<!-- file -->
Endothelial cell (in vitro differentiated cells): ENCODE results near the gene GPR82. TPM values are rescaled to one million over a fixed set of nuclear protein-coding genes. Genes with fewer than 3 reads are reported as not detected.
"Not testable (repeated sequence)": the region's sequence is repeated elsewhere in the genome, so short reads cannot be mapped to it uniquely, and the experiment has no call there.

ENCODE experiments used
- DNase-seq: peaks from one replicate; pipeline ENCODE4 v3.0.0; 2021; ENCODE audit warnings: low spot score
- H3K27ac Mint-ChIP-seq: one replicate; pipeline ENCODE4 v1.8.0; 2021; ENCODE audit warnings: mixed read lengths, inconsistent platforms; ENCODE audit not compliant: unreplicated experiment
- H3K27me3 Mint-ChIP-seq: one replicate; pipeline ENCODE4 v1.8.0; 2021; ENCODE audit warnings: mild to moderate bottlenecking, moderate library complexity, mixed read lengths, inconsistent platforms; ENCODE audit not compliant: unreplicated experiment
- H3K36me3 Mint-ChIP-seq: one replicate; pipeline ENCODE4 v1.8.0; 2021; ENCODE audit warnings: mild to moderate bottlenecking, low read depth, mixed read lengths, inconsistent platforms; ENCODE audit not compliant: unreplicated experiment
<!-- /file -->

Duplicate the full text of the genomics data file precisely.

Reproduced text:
Endothelial cell (in vitro differentiated cells): ENCODE results near the gene GPR82. TPM values are rescaled to one million over a fixed set of nuclear protein-coding genes. Genes with fewer than 3 reads are reported as not detected.
"Not testable (repeated sequence)": the region's sequence is repeated elsewhere in the genome, so short reads cannot be mapped to it uniquely, and the experiment has no call there.

ENCODE experiments used
- DNase-seq: peaks from one replicate; pipeline ENCODE4 v3.0.0; 2021; ENCODE audit warnings: low spot score
- H3K27ac Mint-ChIP-seq: one replicate; pipeline ENCODE4 v1.8.0; 2021; ENCODE audit warnings: mixed read lengths, inconsistent platforms; ENCODE audit not compliant: unreplicated experiment
- H3K27me3 Mint-ChIP-seq: one replicate; pipeline ENCODE4 v1.8.0; 2021; ENCODE audit warnings: mild to moderate bottlenecking, moderate library complexity, mixed read lengths, inconsistent platforms; ENCODE audit not compliant: unreplicated experiment
- H3K36me3 Mint-ChIP-seq: one replicate; pipeline ENCODE4 v1.8.0; 2021; ENCODE audit warnings: mild to moderate bottlenecking, low read depth, mixed read lengths, inconsistent platforms; ENCODE audit not compliant: unreplicated experiment